carbonate (kärˈbənātˌ, –nət) [key], chemical compound containing the carbonate radical or ion, CO3 - 2. Most familiar carbonates are salts that are formed by reacting an inorganic base (e.g., a metal hydroxide) with carbonic acid. Normal carbonates are formed when equivalent amounts of acid and base react; bicarbonates, also called acid carbonates or hydrogen carbonates, are formed when the acid is present in excess. Sodium carbonate, Na2CO3, sodium bicarbonate, NaHCO3, and potassium carbonate, K2CO3, are widely used. Smelling salts is ammonium carbonate. Calcium carbonate is found in shells of animals and in Iceland spar, limestone, and marble; it is used in the production of lime (calcium oxide). Barium carbonate occurs as the mineral witherite. Magnesium carbonate occurs as magnesite and in dolomite (with calcium carbonate). Iron carbonate is a ferrous compound that occurs in nature as siderite. White lead used as a pigment in paints is basic lead carbonate. Only ammonium, potassium, and sodium carbonates are readily soluble in water. Alkali metal carbonates are stable when heated, but other carbonates decompose, releasing carbon dioxide. Carbonates also give off carbon dioxide when treated with dilute acids, e.g., hydrochloric acid.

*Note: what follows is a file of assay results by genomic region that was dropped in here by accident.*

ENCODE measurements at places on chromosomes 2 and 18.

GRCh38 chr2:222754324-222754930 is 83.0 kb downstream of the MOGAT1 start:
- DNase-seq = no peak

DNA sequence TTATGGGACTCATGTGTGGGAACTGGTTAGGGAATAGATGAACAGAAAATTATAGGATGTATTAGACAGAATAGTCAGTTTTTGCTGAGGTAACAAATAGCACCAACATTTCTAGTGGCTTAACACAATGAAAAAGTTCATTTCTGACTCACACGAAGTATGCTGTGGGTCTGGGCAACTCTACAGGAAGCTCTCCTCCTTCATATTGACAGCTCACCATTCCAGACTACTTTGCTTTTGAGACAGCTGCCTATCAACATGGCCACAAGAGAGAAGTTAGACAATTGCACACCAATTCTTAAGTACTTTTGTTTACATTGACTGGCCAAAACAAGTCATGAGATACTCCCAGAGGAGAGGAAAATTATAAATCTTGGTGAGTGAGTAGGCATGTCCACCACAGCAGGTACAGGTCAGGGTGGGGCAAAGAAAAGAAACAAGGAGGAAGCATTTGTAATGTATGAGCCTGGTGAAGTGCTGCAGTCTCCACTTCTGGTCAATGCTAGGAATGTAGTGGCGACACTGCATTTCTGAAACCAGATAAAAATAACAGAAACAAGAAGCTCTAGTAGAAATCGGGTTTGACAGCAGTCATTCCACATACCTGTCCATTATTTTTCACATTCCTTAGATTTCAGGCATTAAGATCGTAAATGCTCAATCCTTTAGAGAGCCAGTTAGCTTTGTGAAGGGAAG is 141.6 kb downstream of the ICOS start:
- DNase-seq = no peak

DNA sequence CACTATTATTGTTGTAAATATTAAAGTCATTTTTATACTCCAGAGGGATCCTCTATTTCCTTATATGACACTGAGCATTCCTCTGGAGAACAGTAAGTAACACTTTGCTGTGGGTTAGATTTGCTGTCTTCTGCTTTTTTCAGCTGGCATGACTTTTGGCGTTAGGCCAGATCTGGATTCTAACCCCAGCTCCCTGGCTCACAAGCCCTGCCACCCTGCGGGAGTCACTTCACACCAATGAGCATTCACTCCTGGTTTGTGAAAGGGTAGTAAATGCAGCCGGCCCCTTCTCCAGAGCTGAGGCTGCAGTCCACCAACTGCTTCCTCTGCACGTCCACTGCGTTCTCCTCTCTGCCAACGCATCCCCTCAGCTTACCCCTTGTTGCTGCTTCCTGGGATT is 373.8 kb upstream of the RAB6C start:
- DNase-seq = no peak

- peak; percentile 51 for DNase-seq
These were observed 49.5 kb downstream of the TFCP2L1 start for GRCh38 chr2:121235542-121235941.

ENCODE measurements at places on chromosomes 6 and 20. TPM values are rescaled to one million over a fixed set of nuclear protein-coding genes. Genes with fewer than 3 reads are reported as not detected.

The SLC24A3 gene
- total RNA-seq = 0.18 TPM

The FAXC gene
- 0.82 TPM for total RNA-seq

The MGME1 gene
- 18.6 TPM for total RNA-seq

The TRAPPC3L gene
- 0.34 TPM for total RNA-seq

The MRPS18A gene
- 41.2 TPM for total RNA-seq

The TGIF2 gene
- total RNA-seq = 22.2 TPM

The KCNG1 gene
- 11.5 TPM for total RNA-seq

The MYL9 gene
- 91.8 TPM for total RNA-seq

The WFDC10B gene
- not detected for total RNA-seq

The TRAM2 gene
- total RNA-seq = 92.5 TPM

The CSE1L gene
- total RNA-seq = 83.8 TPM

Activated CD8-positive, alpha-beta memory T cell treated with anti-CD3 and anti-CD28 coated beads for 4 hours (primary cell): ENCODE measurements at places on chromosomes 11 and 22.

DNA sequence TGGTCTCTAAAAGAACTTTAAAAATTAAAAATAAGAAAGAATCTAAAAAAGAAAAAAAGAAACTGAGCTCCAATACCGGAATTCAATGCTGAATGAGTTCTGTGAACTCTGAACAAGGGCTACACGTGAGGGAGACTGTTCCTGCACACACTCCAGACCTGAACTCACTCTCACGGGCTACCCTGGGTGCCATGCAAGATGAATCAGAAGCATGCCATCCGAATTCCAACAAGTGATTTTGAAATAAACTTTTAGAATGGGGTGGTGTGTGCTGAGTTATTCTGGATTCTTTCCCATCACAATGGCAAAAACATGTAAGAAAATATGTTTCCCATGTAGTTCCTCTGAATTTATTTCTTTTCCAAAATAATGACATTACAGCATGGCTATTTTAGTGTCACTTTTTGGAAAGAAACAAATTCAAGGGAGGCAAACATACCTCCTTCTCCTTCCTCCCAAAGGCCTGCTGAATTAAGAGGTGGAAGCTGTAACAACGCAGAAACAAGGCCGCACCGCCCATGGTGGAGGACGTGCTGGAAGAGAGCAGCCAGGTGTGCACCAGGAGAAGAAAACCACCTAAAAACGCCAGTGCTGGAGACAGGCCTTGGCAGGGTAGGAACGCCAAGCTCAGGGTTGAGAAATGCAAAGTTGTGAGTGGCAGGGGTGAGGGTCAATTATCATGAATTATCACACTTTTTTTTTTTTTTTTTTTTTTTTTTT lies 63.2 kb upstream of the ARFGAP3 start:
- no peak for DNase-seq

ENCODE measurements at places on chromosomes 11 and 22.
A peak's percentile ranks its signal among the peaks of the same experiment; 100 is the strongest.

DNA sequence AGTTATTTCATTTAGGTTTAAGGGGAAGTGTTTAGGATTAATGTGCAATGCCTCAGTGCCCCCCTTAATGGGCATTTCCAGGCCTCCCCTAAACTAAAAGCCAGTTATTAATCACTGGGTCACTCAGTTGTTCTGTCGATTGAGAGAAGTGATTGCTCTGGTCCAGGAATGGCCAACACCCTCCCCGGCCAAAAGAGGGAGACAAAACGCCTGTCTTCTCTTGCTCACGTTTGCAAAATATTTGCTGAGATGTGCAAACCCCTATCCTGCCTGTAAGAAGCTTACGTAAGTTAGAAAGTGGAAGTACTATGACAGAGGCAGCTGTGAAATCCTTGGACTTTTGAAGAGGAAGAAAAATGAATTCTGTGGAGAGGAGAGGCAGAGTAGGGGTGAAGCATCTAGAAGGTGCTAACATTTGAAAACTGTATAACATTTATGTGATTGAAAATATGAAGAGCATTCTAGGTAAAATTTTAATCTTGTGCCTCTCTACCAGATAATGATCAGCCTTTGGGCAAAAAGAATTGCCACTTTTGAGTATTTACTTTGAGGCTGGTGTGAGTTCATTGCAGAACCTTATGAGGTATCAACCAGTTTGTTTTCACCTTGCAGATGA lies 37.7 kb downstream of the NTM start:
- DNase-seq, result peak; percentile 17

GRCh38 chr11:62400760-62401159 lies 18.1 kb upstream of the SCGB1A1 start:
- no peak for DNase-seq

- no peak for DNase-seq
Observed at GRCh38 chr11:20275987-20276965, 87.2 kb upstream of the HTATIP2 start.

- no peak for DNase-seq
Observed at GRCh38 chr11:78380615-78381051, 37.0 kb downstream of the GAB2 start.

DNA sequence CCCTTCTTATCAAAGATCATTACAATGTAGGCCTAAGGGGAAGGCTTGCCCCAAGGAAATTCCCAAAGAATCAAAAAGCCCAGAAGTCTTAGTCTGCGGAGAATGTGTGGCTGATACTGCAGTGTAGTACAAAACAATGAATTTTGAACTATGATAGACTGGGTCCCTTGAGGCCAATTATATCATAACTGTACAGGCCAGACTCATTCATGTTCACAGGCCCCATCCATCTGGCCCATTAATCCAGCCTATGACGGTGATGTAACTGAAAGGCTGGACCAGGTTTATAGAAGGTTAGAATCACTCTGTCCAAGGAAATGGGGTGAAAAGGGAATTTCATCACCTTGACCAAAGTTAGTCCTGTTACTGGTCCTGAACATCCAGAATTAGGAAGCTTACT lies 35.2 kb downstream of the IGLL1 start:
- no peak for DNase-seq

The Columbia Electronic Encyclopedia, 6th ed. Copyright © 2012, Columbia University Press. All rights reserved.
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